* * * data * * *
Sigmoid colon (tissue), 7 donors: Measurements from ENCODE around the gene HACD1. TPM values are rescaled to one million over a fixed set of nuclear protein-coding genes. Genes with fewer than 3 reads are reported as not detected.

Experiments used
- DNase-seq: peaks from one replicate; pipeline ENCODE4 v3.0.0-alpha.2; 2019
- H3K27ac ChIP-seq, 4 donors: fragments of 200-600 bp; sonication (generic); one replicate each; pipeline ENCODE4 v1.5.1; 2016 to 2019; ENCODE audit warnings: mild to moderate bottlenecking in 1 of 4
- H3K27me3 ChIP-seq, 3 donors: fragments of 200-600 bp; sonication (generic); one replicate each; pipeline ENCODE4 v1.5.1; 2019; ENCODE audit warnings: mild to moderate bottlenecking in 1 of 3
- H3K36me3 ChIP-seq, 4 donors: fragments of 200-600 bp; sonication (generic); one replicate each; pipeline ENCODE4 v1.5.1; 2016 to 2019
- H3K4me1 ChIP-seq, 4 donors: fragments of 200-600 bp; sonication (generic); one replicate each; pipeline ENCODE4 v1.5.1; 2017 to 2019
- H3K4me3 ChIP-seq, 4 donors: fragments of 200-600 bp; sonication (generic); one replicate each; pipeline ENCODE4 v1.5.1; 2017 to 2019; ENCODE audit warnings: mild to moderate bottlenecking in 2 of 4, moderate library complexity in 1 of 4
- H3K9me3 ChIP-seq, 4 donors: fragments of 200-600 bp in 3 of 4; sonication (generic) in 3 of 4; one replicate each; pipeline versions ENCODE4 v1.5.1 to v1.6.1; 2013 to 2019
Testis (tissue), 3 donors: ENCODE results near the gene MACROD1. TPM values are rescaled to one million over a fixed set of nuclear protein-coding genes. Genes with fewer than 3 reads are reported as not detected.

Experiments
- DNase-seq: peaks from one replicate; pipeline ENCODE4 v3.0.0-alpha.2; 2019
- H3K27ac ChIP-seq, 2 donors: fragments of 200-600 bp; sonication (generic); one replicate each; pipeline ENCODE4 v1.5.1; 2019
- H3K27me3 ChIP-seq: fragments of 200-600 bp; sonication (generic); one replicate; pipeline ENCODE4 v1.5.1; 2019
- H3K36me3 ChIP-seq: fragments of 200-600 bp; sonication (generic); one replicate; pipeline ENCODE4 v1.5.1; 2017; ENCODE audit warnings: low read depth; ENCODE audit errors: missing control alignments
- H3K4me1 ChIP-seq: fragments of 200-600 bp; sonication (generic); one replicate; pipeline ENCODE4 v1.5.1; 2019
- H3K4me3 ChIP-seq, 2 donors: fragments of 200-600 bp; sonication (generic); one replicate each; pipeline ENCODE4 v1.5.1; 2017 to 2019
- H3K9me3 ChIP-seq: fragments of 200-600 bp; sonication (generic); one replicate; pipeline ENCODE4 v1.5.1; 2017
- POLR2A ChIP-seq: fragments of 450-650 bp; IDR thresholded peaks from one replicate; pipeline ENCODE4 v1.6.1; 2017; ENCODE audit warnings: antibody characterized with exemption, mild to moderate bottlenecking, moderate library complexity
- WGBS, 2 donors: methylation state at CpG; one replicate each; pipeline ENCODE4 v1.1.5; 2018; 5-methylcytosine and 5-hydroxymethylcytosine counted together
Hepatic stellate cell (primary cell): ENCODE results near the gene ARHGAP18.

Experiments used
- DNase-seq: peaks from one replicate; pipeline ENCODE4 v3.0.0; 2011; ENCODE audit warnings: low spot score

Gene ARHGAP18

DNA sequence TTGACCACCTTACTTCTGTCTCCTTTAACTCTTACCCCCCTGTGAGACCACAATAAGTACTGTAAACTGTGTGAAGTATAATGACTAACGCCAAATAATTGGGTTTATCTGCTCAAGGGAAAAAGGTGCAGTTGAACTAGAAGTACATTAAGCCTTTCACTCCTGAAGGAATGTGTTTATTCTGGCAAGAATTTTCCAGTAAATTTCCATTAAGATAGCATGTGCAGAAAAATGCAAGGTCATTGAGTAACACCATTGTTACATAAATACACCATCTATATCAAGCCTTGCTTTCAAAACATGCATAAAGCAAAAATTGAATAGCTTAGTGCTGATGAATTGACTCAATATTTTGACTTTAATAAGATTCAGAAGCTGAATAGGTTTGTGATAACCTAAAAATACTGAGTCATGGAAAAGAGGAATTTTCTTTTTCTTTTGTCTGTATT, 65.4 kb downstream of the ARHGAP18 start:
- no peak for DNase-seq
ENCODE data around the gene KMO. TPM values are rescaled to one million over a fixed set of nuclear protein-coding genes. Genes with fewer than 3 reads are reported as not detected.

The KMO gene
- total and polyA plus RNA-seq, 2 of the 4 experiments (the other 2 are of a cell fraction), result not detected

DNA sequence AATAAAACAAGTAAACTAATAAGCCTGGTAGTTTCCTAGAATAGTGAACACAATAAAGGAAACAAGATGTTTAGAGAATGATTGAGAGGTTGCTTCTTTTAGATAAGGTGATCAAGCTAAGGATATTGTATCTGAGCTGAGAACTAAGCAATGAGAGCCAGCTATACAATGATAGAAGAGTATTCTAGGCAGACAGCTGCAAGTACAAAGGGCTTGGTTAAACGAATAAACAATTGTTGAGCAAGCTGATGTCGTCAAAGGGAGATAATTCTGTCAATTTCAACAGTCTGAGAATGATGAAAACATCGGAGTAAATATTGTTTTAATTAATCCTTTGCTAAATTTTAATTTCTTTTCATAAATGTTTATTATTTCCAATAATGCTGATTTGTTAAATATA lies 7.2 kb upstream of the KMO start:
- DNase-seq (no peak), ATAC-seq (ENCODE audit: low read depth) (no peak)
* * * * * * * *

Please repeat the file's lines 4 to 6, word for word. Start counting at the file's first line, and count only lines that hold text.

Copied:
- H3K27ac ChIP-seq, 4 donors: fragments of 200-600 bp; sonication (generic); one replicate each; pipeline ENCODE4 v1.5.1; 2016 to 2019; ENCODE audit warnings: mild to moderate bottlenecking in 1 of 4
- H3K27me3 ChIP-seq, 3 donors: fragments of 200-600 bp; sonication (generic); one replicate each; pipeline ENCODE4 v1.5.1; 2019; ENCODE audit warnings: mild to moderate bottlenecking in 1 of 3
- H3K36me3 ChIP-seq, 4 donors: fragments of 200-600 bp; sonication (generic); one replicate each; pipeline ENCODE4 v1.5.1; 2016 to 2019